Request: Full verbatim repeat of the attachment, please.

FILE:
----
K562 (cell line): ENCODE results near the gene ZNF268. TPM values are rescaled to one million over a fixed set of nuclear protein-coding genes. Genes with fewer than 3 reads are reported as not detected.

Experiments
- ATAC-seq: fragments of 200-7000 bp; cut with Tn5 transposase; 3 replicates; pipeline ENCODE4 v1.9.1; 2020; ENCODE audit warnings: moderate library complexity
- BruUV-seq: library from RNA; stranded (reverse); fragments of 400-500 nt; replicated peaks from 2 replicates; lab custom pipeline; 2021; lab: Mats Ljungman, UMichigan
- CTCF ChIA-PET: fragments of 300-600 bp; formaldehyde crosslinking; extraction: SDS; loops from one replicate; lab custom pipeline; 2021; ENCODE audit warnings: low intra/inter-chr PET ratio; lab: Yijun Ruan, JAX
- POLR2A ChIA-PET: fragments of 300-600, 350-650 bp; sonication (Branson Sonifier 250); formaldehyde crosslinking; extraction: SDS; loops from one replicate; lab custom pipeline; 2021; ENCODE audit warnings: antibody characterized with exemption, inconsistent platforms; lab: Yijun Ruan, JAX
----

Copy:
K562 (cell line): ENCODE results near the gene ZNF268. TPM values are rescaled to one million over a fixed set of nuclear protein-coding genes. Genes with fewer than 3 reads are reported as not detected.

Experiments
- ATAC-seq: fragments of 200-7000 bp; cut with Tn5 transposase; 3 replicates; pipeline ENCODE4 v1.9.1; 2020; ENCODE audit warnings: moderate library complexity
- BruUV-seq: library from RNA; stranded (reverse); fragments of 400-500 nt; replicated peaks from 2 replicates; lab custom pipeline; 2021; lab: Mats Ljungman, UMichigan
- CTCF ChIA-PET: fragments of 300-600 bp; formaldehyde crosslinking; extraction: SDS; loops from one replicate; lab custom pipeline; 2021; ENCODE audit warnings: low intra/inter-chr PET ratio; lab: Yijun Ruan, JAX
- POLR2A ChIA-PET: fragments of 300-600, 350-650 bp; sonication (Branson Sonifier 250); formaldehyde crosslinking; extraction: SDS; loops from one replicate; lab custom pipeline; 2021; ENCODE audit warnings: antibody characterized with exemption, inconsistent platforms; lab: Yijun Ruan, JAX